In the winter I get white flies on my indoor basil and rosemary. This year I'm seeing the worst infestation I've ever had the misfortune of dealing with on my squashes (zucchini, pumpkin and acorn squash) outside. With my houseplants I found that spraying my plants with a laundry detergent and water mixture regularly was helpful, but I'm completely overwhelmed by the thought of trying to save my giant squash plants with my tiny spray bottle of soapy water.

Whitefly/aphid infestation

My crepe myrtles are attacked every yr by whitefly. This is the worst year yet. I’ve used the natural soap, olive oil, water solution; now I’m trying the neem oil solution. The flies are not bothering any other plants or veggies. I am losing this battle in addition to my 3 crepe myrtles.

Add Geraniums to the affected Plants List

I had a beautiful geranium that I sadly had to destroy due to the white flies. I see it's not on the plant list Please add it.

Plants covered in white flies

Hi, we just bought a house and have just realized that the large hibiscus plant, lemon tree, and camellia plants are covered in white flies and have white leaves that look like paint was splattered on them and even have what looks like spider webs around the base. Is there hope to get rid of these or do these plants need to be ripped out before they infect the rest of the garden? Thank you!

White flies

My Hybiscus is loaded wth white flies. H e l p ! I can’t throw it out, it reminds me of my trip to Hawaii.

White fly

I have had the same problem.I bought the sticky yellow cards from my hardware store, they have caught 100's of them. I am finding that by hitting the plants gently each morning they fly off, and go to the yellow cards, but this is going to be ongoing for awhile, so I intend to use the soapy spray as well. I wish you luck.

White flies

I have these pests on my house plants. Do they ever infest pets or humans?

Whiteflies on Pets and People

The Editors's picture

No, they are only harmful to plants. For pets and humans, they’re just an annoyance!

Whiteflies in soil

I bought a Christmas cactus a month ago and it was doing great, and I only noticed now that the soil appears to be infested with whiteflies. They don’t seem to be on the foliage, only the soil. Every treatment I’ve seen is for getting rid of them on the leaves—how do I get rid of them in the soil??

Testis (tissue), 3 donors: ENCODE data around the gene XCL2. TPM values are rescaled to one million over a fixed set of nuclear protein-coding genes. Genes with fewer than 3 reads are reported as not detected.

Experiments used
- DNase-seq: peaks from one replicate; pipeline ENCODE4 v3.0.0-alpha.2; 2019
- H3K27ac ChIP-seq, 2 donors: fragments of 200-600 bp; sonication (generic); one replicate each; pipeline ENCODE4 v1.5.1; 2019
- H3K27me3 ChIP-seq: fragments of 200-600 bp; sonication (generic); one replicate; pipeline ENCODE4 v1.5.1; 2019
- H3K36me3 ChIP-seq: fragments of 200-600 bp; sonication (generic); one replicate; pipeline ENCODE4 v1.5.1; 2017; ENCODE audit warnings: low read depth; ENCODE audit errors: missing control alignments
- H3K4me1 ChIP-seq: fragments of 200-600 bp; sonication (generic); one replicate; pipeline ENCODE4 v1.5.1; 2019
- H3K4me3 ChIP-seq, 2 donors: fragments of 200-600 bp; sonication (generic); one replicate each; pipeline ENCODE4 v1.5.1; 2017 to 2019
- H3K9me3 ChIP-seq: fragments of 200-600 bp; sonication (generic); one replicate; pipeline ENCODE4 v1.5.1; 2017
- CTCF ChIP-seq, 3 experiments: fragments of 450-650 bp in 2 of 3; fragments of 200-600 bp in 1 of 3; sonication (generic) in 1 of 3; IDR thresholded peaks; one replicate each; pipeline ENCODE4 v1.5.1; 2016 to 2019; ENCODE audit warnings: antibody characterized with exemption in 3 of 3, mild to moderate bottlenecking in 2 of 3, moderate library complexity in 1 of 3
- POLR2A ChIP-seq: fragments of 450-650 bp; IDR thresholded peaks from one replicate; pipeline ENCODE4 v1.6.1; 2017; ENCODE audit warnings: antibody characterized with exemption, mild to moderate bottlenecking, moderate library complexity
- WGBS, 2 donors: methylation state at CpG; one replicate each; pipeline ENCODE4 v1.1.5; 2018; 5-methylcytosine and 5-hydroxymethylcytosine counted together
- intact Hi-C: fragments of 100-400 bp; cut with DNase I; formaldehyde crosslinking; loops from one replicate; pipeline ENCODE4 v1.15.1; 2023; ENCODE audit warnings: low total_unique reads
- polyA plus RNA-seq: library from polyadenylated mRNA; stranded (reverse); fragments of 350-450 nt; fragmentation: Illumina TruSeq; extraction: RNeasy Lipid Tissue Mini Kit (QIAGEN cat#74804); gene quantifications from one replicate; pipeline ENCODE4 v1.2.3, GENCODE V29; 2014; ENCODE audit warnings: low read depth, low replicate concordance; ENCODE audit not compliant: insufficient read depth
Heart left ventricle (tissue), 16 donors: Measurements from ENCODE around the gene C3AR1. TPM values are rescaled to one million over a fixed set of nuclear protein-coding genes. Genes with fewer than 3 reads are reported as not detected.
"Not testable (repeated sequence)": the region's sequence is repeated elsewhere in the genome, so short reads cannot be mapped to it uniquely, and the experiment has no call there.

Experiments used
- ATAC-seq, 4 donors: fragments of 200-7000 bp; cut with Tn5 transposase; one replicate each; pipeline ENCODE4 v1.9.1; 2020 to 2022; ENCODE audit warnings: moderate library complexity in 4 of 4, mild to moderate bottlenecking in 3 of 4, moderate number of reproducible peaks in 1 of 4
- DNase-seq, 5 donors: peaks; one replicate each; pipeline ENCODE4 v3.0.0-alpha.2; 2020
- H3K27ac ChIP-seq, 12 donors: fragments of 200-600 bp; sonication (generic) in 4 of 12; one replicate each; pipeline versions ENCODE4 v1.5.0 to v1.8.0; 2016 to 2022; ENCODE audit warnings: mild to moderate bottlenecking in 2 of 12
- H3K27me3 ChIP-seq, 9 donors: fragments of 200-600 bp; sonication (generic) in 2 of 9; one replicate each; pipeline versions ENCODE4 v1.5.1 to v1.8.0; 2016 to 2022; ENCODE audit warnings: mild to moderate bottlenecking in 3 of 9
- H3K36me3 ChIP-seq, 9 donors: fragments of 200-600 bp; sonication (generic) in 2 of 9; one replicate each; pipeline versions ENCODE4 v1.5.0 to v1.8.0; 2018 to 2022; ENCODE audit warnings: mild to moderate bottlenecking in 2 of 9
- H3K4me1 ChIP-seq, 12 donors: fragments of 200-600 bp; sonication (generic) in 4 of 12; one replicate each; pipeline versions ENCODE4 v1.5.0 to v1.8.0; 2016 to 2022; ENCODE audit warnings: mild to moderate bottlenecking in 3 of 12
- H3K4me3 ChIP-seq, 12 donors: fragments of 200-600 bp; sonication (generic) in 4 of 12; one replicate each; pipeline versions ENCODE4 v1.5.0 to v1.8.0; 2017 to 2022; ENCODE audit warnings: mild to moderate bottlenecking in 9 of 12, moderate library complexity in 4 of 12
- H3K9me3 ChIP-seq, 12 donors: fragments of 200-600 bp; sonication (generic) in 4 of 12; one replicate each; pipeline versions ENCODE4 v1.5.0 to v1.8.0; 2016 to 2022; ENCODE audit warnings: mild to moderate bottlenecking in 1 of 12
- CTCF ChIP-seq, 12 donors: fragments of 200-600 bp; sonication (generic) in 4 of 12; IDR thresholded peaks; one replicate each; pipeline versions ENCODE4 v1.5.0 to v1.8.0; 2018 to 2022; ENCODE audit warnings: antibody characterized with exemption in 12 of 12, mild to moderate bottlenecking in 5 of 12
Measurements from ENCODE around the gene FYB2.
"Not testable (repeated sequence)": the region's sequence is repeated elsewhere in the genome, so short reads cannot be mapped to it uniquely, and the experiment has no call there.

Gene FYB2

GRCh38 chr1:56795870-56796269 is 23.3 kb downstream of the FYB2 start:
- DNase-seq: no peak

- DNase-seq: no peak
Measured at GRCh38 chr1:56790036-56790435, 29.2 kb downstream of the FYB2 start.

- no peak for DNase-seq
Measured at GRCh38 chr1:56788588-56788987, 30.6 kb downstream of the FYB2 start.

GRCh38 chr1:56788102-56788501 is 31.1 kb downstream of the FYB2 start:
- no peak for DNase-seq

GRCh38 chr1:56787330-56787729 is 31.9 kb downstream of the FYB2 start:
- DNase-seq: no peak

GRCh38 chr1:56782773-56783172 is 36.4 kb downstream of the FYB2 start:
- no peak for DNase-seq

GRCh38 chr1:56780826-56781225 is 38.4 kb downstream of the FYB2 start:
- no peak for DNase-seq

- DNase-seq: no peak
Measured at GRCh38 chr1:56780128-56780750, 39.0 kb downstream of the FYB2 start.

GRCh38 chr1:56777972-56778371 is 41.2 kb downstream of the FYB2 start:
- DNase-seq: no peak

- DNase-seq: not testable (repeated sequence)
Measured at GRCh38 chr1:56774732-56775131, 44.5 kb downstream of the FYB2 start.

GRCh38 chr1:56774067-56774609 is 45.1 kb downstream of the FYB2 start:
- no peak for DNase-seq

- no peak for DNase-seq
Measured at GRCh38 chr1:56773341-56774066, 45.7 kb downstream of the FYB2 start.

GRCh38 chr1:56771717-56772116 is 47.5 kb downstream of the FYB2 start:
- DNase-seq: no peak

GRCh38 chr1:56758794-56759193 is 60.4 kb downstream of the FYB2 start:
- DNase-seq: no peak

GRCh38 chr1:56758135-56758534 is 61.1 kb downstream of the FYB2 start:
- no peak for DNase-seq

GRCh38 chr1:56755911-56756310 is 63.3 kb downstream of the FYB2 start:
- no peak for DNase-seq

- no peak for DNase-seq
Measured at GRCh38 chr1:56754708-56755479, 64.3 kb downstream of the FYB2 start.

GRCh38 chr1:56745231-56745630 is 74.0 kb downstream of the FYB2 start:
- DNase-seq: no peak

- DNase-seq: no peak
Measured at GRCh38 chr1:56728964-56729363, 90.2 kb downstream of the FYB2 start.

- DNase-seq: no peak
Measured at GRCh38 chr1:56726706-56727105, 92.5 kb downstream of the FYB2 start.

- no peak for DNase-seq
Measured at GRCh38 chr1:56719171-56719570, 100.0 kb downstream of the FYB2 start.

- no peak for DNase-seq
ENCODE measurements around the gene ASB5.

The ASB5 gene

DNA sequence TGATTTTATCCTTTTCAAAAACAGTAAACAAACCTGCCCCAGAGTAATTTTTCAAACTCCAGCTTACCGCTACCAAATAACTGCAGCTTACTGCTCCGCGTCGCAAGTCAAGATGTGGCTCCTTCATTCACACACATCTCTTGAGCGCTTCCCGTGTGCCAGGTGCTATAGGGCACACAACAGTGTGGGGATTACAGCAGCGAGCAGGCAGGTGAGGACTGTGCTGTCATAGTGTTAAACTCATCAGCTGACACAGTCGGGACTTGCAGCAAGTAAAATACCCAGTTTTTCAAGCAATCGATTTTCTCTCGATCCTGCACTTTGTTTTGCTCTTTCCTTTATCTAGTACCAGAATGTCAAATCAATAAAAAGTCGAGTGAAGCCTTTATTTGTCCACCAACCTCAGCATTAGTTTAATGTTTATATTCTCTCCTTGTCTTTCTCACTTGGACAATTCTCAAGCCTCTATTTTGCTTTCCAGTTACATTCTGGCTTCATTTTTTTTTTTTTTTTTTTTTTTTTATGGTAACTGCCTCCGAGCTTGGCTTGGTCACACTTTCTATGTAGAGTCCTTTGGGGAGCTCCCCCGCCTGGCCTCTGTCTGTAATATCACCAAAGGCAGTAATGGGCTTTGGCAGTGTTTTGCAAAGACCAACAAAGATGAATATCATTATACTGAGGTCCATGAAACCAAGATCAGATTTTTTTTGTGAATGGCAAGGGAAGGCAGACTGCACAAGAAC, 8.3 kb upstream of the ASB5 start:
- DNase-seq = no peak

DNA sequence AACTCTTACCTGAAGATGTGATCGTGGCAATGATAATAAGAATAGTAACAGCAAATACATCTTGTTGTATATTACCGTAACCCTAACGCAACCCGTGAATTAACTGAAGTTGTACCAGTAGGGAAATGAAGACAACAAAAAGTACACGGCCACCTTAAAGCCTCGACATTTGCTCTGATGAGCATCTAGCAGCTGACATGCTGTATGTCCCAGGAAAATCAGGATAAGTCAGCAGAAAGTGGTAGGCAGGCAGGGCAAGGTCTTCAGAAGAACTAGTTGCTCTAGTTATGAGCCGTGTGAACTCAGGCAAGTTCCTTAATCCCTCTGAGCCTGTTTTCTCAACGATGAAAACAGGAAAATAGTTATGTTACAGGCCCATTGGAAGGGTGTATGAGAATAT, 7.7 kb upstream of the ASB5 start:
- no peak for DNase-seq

white flies vs fungus gnats

White flies are actually a bright white in color and are not in the dirt. Fungus gnats are what you are dealing with. They have a 6 day life cycle and eggs are in the dirt. They are hard to get rid of. Overwatering is the main culprit. Keep soil drier. Christmas Cactus' like it better that way, anyway. The yellow sticky cards that you can buy work really well for indoor infestations. If all else fails, I had to take a plant out of the dirt, rinse it's roots and put it in new dirt once. The old dirt should be pitched or you can bake it in your oven to kill any eggs, etc.

White fly infestation of daphne bush

We had a huge daphne bush by our front porch (New England) that has had problems, so we were considering removing it. This year, however, it leafed out splendidly and we were considering a reprieve when I discovered it absolutely covered by whiteflies. My husband is in the process of digging it out and burning it. The trunk is massive. I know whiteflies don’t overwinter here, but how do they come back and what should I do to prevent future infestations? It was right under a hummingbird feeder and we live on a pond with lots of dragonflies, but they obviously didn’t do their job. Can I treat the soil? I have climbing hydrangeas nearby and plan to replace the daphne with a slow-growing binomial cypress.


The Editors's picture

The whiteflies likely rode in on another plant, perhaps an annual or other new addition to the garden this summer. As you noted, they can’t overwinter in the northern US, so they shouldn’t be back unless they’re reintroduced. The best preventative technique is to thoroughly inspect any new plants that you have added or will add to the garden. If you find that only a few leaves are infested, remove those leaves. Insecticidal soaps and horticultural oils (neem oil, for example) can help to reduce populations, but they will require multiple treatments and alone won’t be strong enough to completely get rid of an infestation. There are also systemic insecticides, but these are not recommended because they will also kill pollinators and beneficial insects (like ladybugs, which actually prey upon whiteflies).

white fly attack on peper plant etc.

I found the following receipe home made organic is effective .
25 gms of each.
hot green chilles
and white garlic
mix along with 3 drops of
dish wash detergent.
mix the above an grind well in small omestic
mixer grinder with 50 ml of good water.
collect the paste in a good bowl.
mix with 200 ml of water strain& get clear liquid
dilute to 500 ml with water. use it for spraying to the affected plant.
very effective if sprayed in the evenings 2 successive evenings
then once in every week. good. Wear goggles while spraying the liquid.


We use a sugar/water mixture to spray the underside of the leaves. It must be done every couple of days to work. They get stuck on the sticky mixture.

White flies

White flies have taken over my deck and back yard. I have a large area of Passion flowers and 2 crepe myrtles. In the late afternoon they begin to come out from under my deck (approx 1200 sq ft area) it appears and off the crepe myrtles. I can’t barely grill they’re so bad, thousands it seems. Have a big party coming up in 2 weeks! What can I do?

Whitefly remedy (finally)